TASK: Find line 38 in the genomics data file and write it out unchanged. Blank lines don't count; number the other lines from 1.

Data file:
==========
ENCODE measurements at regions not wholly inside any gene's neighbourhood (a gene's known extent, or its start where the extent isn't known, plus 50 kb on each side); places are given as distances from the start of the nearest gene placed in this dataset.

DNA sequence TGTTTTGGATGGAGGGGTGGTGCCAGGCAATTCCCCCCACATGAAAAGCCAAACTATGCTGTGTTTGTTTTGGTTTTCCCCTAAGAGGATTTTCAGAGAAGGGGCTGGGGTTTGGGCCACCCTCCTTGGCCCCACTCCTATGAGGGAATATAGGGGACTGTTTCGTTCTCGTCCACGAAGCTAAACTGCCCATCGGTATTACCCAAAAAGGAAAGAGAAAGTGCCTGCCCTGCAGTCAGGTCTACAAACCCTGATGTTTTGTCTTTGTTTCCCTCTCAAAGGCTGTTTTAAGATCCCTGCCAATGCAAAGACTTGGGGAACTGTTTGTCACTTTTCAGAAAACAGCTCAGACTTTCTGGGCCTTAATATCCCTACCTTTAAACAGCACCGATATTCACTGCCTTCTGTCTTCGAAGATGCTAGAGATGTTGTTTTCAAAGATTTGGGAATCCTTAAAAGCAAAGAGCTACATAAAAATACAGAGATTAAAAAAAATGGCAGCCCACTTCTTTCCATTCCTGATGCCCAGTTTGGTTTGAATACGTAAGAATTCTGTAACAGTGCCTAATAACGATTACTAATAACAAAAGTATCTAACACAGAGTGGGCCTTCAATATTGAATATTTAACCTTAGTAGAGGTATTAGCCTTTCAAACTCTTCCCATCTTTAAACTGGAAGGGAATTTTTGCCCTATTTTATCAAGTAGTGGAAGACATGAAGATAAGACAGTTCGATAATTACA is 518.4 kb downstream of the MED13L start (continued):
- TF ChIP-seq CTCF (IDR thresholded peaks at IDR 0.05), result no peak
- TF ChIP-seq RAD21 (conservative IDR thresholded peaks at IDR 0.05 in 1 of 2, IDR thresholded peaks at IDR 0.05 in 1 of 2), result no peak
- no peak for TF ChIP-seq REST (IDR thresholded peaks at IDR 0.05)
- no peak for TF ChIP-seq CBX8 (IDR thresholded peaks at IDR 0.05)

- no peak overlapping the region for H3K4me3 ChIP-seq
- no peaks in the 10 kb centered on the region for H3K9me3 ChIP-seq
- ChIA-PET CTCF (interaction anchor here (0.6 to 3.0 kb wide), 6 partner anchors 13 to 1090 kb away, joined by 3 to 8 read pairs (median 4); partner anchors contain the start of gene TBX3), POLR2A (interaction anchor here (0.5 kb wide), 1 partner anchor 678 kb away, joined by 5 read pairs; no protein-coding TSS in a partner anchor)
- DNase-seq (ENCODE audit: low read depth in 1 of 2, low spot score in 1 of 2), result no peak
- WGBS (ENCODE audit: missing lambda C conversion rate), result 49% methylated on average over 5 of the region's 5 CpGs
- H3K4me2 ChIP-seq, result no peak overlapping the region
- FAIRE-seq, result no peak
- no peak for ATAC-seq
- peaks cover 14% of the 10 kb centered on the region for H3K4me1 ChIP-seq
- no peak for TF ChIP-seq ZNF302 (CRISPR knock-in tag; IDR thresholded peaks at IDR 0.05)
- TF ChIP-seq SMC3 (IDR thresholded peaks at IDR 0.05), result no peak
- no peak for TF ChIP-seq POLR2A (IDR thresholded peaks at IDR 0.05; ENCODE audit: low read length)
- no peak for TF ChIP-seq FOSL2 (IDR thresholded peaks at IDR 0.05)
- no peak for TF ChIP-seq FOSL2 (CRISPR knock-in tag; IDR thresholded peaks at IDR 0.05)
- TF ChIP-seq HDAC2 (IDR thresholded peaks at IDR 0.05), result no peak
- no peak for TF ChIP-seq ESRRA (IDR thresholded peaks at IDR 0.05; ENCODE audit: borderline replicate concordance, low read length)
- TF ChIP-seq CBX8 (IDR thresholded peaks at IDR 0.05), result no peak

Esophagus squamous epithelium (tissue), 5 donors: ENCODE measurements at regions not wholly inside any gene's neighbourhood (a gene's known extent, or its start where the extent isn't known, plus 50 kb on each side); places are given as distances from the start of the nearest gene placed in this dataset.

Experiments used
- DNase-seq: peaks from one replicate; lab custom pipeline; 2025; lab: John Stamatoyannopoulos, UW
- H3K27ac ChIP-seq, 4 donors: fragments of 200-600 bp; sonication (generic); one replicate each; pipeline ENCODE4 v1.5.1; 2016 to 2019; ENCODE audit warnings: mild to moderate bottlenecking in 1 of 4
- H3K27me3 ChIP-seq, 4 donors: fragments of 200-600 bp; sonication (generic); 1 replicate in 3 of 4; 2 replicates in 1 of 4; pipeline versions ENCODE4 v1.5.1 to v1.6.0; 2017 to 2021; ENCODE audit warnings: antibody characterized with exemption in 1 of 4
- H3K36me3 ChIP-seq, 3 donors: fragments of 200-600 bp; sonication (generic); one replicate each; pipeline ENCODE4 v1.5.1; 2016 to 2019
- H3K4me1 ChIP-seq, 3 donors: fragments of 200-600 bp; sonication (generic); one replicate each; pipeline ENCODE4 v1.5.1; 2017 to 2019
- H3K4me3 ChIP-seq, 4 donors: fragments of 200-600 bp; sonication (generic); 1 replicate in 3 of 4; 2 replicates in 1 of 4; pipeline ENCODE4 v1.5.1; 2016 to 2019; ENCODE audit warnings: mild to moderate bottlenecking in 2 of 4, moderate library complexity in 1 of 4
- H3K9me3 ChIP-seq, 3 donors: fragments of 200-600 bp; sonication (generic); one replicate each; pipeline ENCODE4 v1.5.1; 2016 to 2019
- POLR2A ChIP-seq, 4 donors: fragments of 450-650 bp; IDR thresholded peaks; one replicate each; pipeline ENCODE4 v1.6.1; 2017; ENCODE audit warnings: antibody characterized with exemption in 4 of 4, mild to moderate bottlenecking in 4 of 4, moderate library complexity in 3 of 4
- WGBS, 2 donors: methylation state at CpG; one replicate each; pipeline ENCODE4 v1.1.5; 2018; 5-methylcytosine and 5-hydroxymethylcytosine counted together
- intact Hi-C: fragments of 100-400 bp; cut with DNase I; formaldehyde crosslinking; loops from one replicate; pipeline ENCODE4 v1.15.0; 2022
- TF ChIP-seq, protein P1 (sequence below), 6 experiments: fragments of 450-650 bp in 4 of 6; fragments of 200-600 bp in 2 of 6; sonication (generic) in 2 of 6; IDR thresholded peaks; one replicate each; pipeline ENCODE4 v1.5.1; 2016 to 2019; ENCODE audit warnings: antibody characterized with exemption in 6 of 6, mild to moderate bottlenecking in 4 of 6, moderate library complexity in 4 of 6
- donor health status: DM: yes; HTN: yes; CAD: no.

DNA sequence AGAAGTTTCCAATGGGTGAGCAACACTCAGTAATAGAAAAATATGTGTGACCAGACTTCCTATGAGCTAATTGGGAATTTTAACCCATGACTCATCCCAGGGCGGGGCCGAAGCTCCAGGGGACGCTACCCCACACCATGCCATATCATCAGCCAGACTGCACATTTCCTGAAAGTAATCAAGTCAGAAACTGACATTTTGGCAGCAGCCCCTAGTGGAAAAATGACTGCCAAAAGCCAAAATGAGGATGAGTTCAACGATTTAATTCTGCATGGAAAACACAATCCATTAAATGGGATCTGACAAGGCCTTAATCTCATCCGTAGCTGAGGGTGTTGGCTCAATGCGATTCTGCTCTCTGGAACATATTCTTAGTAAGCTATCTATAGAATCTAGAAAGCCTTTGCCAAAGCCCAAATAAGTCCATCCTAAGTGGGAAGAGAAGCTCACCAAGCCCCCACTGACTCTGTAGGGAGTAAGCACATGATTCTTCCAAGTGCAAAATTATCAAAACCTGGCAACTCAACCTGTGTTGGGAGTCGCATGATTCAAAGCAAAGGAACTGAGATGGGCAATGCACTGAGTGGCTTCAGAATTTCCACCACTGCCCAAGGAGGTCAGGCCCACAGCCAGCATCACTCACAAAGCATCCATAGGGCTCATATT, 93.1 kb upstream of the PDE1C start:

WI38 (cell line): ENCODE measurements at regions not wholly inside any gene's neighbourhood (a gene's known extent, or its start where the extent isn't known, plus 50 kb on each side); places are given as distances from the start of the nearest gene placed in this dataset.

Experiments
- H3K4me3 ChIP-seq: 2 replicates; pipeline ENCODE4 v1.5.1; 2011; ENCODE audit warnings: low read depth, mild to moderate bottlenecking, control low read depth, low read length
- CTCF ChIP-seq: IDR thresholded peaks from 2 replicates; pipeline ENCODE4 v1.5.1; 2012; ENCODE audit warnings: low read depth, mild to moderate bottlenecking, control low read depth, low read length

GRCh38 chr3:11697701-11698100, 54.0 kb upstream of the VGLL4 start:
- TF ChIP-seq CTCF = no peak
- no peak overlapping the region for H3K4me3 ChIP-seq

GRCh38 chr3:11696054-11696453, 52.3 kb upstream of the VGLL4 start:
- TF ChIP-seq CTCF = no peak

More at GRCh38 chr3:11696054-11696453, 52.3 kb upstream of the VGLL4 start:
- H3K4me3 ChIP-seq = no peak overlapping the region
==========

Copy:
DNA sequence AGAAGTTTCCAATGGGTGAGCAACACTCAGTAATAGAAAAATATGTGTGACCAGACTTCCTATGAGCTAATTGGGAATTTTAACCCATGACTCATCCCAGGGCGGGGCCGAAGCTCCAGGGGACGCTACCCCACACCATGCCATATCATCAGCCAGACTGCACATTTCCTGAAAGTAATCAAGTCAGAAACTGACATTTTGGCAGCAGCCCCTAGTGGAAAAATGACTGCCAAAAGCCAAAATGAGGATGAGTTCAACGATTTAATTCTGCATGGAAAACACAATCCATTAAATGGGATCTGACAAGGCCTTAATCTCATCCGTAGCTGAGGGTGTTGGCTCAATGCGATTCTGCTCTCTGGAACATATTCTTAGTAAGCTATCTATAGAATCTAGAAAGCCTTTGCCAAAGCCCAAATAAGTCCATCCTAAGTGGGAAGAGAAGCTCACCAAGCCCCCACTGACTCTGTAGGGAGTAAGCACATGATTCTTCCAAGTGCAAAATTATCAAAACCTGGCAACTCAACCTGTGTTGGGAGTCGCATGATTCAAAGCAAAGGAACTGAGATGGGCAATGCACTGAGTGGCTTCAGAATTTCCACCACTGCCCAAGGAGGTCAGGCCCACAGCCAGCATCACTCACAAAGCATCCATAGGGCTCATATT, 93.1 kb upstream of the PDE1C start: